4.4.2 Solutions ……………………………………………. 109
References………………………………………………………….. 110
5 Enzyme Kinetics and Mechanism …………………………………. 111
5.1 The HENRI–MICHAELIS–MENTEN Equation …………………. 111
5.1.1 Efficiency Constant and Catalytic Perfection …………. 117
5.1.2 Application: Forensic Determination of Blood
Alcohol Concentration ………………………………. 119
5.1.3 Linearisation of the HMM-Equation …………………. 120
5.1.4 Experimental Pitfalls ………………………………… 123
5.1.5 Environmental Influences on Enzyme Activity ……….. 126
5.2 Enzymes with Several Substrates……………………………… 126
5.2.1 Nomenclature ……………………………………….. 127
5.2.2 How Do We Determine the Mechanism
of Multisubstrate Enzymes?………………………….. 128
5.3 Enzyme Precursors and Their Activation ……………………… 129
5.4 The Coupled Spectrophotometric Assay of WARBURG ………… 130
5.5 How Do Enzymes Work? …………………………………….. 131
5.5.1 Molecular Mechanism of Serine-Proteases
and -Esterases……………………………………….. 133
5.6 Exercises…………………………………………………….. 135
5.6.1 Problems ……………………………………………. 135
5.6.2 Solutions ……………………………………………. 137
References………………………………………………………….. 139
6 Inhibition and Inactivation of Enzymes……………………………. 141
6.1 Enzyme Inhibition……………………………………………. 141
6.2 Competitive Inhibition ……………………………………….. 142
6.3 Uncompetitive Inhibition …………………………………….. 147
6.4 Noncompetitive Inhibition ……………………………………. 148
6.5 Partial Inhibition……………………………………………… 151
6.6 Inactivation of Enzymes ……………………………………… 154
6.7 Exercises…………………………………………………….. 157
6.7.1 Problems ……………………………………………. 157
6.7.2 Solutions ……………………………………………. 160
References………………………………………………………….. 161

7 Hæmoglobin and Myoglobin: Cooperativity ………………………. 163
7.1 Structure …………………………………………………….. 165
7.2 Oxygen Binding and Cooperativity …………………………… 165
7.2.1 Functional Significance of Cooperativity……………… 167
7.2.2 Mechanism of Cooperativity …………………………. 168
7.2.3 Other Factors Involving Oxygen Affinity
of Hæmoglobin ……………………………………… 173
7.3 Hæmoglobin Related Diseases ……………………………….. 176
7.3.1 Subunit Composition of Human Hæmoglobin ………… 176
7.3.2 Inherited Diseases Relating to Hæmoglobin ………….. 177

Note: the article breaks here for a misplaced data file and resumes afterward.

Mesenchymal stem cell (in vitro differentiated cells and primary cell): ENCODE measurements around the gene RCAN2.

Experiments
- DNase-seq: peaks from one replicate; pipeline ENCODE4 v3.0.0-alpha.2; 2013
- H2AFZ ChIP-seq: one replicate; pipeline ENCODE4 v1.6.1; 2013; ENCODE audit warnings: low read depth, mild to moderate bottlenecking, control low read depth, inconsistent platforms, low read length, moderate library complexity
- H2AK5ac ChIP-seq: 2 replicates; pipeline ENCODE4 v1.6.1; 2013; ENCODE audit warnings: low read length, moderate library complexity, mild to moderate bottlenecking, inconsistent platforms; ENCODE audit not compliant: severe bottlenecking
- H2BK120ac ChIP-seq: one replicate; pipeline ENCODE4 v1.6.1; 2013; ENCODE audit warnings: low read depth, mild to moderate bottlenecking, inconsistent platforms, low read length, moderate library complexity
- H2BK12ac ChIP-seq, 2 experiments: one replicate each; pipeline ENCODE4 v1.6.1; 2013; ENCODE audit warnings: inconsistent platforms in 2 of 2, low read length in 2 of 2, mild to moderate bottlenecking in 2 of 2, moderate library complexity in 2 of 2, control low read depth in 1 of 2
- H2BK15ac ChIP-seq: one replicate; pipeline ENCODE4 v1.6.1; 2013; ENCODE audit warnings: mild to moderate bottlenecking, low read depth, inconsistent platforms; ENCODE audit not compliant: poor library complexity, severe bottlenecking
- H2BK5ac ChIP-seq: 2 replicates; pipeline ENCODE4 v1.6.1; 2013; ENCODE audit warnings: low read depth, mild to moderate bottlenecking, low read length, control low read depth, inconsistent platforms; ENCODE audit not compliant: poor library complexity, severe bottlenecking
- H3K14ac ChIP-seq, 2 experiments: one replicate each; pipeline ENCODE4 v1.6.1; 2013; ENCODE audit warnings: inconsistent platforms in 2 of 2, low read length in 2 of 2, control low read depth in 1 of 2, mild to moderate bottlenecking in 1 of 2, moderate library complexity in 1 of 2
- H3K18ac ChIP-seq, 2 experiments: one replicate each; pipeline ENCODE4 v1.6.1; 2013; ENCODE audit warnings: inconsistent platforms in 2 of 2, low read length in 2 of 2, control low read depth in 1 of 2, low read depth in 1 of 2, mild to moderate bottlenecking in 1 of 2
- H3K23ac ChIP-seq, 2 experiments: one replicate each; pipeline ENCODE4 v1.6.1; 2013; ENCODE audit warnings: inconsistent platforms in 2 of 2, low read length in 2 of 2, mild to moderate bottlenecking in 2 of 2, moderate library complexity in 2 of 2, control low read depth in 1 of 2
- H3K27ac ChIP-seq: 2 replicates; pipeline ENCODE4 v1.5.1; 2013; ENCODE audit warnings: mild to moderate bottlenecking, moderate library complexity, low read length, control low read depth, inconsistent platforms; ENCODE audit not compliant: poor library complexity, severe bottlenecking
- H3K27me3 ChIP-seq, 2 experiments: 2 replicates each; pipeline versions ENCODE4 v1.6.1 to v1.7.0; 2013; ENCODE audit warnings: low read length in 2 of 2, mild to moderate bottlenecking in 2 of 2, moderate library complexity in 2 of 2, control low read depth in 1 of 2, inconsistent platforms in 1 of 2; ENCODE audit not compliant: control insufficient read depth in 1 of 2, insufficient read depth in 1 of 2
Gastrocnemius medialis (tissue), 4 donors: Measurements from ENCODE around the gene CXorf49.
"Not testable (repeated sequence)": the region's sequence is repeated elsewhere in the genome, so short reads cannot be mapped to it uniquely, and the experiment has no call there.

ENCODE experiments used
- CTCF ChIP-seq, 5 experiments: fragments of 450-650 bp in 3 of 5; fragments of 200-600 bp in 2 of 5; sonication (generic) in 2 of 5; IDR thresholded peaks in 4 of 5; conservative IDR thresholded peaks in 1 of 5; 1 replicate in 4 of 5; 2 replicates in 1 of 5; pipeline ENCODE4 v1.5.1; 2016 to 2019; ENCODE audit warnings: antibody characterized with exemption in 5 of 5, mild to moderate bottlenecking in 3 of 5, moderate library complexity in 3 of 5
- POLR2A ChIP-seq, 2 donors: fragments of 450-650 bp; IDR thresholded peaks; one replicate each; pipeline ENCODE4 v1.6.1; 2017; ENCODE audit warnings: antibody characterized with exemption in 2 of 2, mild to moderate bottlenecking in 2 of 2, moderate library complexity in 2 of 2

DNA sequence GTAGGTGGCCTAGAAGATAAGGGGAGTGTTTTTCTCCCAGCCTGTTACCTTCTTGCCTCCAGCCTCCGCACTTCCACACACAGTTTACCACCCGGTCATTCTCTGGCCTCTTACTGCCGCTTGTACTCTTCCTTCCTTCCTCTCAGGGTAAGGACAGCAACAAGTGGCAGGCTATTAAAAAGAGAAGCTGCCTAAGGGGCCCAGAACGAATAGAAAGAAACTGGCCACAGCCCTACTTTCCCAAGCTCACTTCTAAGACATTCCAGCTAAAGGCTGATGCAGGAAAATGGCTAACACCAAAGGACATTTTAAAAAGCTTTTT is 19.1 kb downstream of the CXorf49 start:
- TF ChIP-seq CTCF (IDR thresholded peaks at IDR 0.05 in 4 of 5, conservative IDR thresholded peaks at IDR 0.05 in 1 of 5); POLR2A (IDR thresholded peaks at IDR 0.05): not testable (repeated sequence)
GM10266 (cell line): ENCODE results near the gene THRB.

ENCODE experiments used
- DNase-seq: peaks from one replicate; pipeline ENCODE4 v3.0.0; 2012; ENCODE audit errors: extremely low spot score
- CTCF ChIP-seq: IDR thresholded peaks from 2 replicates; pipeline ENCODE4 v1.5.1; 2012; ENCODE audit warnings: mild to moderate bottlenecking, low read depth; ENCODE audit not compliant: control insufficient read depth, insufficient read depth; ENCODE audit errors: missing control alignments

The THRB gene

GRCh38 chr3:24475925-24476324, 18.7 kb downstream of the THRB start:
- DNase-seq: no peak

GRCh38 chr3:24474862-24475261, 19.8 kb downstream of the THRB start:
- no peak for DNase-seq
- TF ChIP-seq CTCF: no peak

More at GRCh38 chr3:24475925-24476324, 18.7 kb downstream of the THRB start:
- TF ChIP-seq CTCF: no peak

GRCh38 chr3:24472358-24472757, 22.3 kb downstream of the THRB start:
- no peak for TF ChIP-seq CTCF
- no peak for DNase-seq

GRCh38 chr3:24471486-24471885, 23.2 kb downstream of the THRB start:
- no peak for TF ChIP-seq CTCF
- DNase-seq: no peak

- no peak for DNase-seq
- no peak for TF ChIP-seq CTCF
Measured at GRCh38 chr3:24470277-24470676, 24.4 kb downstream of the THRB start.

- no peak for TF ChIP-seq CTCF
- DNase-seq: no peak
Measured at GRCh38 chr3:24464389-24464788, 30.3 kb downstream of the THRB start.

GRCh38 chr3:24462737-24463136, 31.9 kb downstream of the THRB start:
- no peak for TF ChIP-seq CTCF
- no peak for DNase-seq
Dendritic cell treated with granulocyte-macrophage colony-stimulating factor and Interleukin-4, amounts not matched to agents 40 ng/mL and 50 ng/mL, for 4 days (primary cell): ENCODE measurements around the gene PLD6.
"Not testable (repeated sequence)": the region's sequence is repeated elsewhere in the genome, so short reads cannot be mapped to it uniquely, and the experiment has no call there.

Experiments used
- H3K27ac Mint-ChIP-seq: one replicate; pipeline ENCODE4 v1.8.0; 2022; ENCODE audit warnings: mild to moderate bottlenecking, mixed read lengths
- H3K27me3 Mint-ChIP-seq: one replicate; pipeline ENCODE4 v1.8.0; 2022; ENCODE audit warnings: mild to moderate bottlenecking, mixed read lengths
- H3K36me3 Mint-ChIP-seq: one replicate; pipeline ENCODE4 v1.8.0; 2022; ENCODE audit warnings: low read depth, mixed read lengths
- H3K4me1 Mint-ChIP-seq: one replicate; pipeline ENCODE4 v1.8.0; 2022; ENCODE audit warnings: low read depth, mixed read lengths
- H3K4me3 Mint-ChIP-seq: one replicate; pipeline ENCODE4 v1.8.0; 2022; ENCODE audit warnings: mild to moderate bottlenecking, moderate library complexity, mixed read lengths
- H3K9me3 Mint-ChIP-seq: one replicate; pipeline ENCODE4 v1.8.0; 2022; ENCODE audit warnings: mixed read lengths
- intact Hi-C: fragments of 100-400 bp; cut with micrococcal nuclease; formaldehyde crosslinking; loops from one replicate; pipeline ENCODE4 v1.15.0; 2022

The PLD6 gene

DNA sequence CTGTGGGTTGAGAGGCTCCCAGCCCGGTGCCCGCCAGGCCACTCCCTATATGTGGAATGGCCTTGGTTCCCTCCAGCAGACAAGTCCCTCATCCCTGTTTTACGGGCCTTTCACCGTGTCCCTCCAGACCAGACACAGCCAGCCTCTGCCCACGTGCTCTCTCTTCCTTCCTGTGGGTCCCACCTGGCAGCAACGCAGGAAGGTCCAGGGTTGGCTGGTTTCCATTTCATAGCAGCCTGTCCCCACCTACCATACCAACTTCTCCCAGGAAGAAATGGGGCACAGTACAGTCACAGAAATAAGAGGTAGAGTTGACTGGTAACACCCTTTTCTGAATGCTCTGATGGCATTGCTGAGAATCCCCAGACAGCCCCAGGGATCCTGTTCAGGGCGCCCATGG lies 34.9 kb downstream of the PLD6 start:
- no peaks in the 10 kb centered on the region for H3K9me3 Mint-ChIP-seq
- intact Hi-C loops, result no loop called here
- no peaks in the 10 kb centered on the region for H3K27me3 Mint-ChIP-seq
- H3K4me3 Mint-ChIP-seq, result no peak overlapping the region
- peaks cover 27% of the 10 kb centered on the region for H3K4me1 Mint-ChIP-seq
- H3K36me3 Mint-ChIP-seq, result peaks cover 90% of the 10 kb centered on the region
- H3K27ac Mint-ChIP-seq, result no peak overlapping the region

7.4 Exercises…………………………………………………….. 183
7.4.1 Problems ……………………………………………. 183
7.4.2 Solutions ……………………………………………. 183
References………………………………………………………….. 183
8 Enzyme Kinetics: Special Cases……………………………………. 185
8.1 Activation Cascades………………………………………….. 185
8.2 Feedback-Networks ………………………………………….. 188
8.3 Multiple Phosphorylation …………………………………….. 190
References………………………………………………………….. 191
9 The Flow of Metabolites Through Metabolic Pathways……………. 193
9.1 Flux Control Theory …………………………………………. 194
9.1.1 Supply/Demand Analysis ……………………………. 197
9.1.2 Mechanism of Flux Control ………………………….. 197
References………………………………………………………….. 199
Part III Special Proteins
10 Protein Folding Diseases …………………………………………… 203
10.1 Intrinsically Disordered Proteins ……………………………… 203
10.1.1 Protein-Only Elements of Inheritance ………………… 205
10.2 Amyloidoses…………………………………………………. 206
10.2.1 Prion Proteins and Prion Diseases ……………………. 207
10.2.2 Neuronal Amyloidoses ………………………………. 213
10.2.3 Amyloidoses in Other Organs………………………… 218
10.2.4 Amyloidoses Secondary to Other Diseases …………… 220
10.3 Exercises…………………………………………………….. 221
10.3.1 Problems ……………………………………………. 221
10.3.2 Solutions ……………………………………………. 221
References………………………………………………………….. 222
11 Immunoproteins …………………………………………………… 225
11.1 Overview…………………………………………………….. 226
11.1.1 Cells of the Immune System …………………………. 227
11.2 Humoral Immunity: Immunoglobulins………………………… 231
11.2.1 Structure of Immunoglobulins ……………………….. 231

11.2.2 How Is the Large Number of Ig-Molecules Obtained? … 234
11.2.3 Time Course of Antibody Response ………………….. 241
11.2.4 Immunisation ……………………………………….. 244
11.2.5 Monoclonal Antibodies ……………………………… 246
11.2.6 Laboratory Uses of Antibodies ………………………. 247
11.3 Destroying Invaders: The Complement System ……………….. 249
11.3.1 How Is Complement Activated? ……………………… 251
11.3.2 What Does Complement Do? ………………………… 253
11.3.3 How Is Complement Inactivated?…………………….. 256
11.4 Cellular Immunity ……………………………………………. 258